I must say that while better defending would have prevented the winning goal, having watched the replay numerous times since, it was an absolutely amazing effort from Gyan. The ball in was a desperate one, the act of a team that felt the game getting away and desperately trying to make something happen. And Gyan did. The first touch was excellent, the adjustments made to put himself in position were deft and graceful, and the finish was world-class. The American defense breaking down made that goal a possibility, but it was remote; Gyan's brilliant play made it reality. The fitness of Ghana must be acknowledged as well; a run like that in extra time of a game that had run end-to-end for so long is a remarkable thing, and the Black Stars looked far less exhausted than the Americans all the way until the end. Several decent chances were disrupted because Ghana still possessed a gear which the Americans clearly did not. It makes one wonder whether the substitution used to bring Edu on in the first half would have made a difference had it been available late in the game.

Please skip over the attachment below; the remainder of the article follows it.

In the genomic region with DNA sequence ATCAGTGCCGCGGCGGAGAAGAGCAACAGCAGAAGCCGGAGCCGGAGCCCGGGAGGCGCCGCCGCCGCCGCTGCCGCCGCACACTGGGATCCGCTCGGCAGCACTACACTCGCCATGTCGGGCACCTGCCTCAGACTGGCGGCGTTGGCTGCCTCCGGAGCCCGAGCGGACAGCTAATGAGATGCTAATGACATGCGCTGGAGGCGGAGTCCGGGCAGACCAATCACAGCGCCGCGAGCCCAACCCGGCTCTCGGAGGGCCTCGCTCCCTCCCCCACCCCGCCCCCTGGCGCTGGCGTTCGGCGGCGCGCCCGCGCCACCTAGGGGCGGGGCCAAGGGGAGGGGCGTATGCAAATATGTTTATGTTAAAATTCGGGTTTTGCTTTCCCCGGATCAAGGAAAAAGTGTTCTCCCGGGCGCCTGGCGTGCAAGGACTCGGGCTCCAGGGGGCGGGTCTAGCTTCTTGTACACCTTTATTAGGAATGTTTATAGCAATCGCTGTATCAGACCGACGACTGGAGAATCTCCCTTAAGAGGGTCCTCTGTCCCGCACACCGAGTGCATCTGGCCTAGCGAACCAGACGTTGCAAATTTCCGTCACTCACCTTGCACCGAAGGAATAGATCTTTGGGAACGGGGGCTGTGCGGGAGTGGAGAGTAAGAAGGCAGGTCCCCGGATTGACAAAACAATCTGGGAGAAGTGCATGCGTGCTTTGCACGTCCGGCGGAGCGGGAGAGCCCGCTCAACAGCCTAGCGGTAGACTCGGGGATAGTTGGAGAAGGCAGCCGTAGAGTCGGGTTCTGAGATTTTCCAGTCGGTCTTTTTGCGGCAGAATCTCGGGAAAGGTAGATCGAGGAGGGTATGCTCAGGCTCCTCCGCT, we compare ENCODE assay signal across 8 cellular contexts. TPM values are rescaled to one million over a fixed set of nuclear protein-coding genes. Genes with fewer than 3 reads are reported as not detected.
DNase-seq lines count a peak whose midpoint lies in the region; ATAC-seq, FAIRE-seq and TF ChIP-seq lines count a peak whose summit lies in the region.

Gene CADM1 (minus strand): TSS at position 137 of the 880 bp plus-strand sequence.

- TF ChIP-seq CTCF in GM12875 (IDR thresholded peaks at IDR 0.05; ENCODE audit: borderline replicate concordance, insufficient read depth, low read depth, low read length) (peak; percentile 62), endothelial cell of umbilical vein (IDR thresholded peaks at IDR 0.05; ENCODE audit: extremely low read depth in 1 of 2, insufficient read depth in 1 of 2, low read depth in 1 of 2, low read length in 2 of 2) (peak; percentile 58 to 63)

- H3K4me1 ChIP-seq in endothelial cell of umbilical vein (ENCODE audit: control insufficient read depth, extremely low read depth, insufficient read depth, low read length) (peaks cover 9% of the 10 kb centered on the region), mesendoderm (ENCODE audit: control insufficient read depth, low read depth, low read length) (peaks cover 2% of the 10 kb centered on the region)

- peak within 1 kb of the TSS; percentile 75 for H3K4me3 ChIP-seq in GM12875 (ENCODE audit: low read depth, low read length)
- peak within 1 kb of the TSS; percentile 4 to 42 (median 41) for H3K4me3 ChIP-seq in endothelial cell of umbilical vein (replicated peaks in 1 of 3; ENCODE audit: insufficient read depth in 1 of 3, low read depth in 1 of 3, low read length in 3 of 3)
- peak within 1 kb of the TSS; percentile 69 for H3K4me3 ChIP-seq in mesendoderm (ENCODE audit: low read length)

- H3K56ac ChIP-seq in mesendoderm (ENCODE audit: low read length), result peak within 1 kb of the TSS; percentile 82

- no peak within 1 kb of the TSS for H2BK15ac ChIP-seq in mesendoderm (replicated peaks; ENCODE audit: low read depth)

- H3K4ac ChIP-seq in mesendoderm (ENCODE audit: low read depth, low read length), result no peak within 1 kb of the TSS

I can accept the lack of finishing ability. I can accept the difficulty the defense had dealing with superior athletes and well executed attacking play. These are matters of skill; you can only do what you are capable of doing, after all. I'm frustrated because, ultimately, I feel like the heartbreak was preventable. If the US that played the second half of every match had shown up in the first, they would have won every time. Had Bob Bradley realized that the adjustments he makes at the half might be beneficial to make before the match begins, there's a distinct possibility that Ghana never score the early goal. If the US were capable of keeping their shape, that long-ball that Gyan turned into a miracle goal is most likely harmless.

I don't really know how to blame, and I don't even know whether it matters. I want to be clear that I think the US should be ultimately be proud of their performance. I certainly am. But it's frustrating to know that it could have been so much more. And I think that we'll see the US make a very deep run sooner than later. There's a great deal of talent on the team that came to South Africa, and there is a great deal more developing as we speak. This team will only get better. But they should have done better now, and that's never a good feeling.